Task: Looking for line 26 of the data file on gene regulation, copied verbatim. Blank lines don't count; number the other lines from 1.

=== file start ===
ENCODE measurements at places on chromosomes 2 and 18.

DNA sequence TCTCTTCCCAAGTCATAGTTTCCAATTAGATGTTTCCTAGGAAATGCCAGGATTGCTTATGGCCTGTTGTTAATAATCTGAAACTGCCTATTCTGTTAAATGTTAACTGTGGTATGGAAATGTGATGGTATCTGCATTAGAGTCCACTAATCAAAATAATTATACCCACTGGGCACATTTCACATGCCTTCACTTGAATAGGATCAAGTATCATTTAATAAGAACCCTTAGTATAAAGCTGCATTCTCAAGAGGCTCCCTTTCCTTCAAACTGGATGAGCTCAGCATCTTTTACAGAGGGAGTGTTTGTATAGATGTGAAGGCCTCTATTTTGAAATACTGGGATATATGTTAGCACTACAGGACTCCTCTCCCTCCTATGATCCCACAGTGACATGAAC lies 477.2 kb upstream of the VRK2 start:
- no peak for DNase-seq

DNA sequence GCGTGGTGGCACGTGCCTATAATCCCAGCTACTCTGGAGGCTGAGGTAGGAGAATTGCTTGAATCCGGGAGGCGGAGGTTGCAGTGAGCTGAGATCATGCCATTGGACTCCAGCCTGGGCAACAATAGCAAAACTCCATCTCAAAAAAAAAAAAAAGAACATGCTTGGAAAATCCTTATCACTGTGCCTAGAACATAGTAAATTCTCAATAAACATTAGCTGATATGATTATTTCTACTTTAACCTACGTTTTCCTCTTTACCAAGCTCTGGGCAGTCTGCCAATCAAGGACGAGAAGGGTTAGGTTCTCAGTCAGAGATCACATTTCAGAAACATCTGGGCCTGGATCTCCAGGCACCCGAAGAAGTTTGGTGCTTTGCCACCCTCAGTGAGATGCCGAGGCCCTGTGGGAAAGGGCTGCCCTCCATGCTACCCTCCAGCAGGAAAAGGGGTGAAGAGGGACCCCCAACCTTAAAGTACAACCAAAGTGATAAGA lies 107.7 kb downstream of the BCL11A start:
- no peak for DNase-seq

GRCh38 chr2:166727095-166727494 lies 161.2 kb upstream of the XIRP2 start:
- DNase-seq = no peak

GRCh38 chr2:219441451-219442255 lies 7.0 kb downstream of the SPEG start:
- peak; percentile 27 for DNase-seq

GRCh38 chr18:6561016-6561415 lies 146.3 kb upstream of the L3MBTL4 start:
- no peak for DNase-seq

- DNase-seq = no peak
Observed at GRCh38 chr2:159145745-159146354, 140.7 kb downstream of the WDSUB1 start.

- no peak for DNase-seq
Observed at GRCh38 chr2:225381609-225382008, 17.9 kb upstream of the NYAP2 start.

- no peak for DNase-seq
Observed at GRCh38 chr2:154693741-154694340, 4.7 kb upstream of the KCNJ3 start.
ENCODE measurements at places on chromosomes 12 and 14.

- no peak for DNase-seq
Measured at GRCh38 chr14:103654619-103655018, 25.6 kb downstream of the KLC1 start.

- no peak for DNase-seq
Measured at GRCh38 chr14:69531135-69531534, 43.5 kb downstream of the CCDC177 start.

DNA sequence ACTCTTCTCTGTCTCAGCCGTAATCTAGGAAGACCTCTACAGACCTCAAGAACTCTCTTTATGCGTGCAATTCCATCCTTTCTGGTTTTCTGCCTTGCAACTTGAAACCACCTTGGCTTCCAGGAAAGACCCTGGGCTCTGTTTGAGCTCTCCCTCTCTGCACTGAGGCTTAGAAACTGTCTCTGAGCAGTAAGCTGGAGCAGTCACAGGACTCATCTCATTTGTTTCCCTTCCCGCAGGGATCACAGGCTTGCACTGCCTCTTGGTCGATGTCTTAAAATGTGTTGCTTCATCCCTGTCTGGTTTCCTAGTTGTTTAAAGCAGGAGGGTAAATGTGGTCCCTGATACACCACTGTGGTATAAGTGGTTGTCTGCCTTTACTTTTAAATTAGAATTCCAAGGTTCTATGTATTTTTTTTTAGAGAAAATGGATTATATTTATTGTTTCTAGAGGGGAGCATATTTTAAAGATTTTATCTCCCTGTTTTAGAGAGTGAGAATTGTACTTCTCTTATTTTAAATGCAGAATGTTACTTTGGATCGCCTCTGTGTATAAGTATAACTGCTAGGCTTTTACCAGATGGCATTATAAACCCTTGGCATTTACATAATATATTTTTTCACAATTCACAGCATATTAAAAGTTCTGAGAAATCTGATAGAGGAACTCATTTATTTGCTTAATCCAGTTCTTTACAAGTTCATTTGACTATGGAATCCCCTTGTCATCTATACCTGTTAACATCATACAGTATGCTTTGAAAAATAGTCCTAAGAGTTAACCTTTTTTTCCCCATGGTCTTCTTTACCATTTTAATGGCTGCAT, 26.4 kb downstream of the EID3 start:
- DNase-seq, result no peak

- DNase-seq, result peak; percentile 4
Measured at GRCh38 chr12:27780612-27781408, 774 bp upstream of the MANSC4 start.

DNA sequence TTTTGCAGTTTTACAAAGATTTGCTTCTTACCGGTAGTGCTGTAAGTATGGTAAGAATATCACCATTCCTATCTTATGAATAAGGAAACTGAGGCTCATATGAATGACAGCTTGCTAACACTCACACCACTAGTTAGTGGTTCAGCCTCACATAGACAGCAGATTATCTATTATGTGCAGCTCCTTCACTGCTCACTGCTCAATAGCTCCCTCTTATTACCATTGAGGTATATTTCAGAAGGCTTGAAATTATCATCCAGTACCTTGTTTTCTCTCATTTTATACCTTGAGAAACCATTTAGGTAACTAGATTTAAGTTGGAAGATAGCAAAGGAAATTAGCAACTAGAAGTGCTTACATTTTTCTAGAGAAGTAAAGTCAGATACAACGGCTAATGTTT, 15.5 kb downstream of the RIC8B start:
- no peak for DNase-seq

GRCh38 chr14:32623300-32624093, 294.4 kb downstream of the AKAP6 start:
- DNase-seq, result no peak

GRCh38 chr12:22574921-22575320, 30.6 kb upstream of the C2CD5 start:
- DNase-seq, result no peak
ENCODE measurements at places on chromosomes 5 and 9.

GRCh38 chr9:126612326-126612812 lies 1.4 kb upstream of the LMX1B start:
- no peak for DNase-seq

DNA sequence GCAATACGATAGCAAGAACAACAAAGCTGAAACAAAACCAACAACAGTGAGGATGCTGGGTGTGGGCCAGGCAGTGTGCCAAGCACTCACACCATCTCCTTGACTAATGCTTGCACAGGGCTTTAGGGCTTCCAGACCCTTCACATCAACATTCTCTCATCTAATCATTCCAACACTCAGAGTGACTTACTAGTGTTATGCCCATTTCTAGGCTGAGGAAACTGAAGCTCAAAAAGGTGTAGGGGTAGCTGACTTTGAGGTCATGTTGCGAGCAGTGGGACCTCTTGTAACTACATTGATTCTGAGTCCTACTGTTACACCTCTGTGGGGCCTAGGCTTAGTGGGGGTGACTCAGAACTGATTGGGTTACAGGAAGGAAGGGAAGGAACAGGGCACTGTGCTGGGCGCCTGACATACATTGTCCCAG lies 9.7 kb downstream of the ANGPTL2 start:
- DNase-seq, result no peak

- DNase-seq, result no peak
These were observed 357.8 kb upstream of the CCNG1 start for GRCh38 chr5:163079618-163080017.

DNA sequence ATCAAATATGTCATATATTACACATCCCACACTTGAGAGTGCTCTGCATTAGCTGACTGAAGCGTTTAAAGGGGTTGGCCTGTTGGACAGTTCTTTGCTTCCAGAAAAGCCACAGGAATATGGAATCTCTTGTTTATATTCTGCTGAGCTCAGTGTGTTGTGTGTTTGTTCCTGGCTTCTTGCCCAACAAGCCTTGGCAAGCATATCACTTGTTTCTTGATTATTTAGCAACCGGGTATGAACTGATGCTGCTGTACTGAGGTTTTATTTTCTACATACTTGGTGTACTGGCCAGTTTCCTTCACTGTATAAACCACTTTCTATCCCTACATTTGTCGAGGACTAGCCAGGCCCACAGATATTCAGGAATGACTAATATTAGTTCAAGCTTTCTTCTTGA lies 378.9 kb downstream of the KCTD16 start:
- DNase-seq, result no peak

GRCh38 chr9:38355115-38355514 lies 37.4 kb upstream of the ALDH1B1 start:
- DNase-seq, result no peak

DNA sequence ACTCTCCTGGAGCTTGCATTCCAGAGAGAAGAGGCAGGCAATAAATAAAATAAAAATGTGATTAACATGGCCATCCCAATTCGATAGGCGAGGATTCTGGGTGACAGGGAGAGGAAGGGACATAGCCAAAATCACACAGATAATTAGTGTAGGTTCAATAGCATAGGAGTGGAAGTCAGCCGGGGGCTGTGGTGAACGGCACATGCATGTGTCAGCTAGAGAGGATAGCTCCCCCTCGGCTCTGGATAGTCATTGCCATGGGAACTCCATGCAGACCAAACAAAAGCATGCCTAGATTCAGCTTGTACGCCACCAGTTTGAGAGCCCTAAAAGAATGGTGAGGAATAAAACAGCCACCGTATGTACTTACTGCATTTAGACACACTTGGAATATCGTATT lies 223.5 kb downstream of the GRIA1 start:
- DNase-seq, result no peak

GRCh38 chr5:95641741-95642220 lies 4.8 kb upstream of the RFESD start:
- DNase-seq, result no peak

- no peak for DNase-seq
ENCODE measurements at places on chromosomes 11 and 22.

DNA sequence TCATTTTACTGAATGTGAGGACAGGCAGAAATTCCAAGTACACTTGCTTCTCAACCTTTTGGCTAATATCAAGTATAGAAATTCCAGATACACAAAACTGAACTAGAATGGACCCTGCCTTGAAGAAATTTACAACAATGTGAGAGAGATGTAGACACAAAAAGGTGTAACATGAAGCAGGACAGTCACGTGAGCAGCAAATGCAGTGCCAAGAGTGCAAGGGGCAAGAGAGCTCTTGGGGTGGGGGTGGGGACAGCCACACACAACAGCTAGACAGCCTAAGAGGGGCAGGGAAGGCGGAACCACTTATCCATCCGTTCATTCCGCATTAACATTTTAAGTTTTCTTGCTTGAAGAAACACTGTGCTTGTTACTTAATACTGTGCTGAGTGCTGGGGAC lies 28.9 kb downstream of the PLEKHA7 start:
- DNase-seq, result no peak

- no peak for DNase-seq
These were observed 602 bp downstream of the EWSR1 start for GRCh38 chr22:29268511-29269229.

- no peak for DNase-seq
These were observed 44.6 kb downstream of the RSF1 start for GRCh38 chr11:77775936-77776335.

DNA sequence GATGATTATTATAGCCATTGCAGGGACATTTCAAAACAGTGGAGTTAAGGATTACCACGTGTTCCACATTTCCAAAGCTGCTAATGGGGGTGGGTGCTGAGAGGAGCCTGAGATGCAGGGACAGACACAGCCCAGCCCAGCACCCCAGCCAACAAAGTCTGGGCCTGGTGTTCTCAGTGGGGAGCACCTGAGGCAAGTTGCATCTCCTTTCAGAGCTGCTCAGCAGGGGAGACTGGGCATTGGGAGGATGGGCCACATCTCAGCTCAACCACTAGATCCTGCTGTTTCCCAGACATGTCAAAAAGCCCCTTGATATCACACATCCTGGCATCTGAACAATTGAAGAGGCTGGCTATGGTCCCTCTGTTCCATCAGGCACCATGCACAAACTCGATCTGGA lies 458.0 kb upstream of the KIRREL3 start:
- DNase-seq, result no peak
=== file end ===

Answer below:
Measured at GRCh38 chr12:27780612-27781408, 774 bp upstream of the MANSC4 start.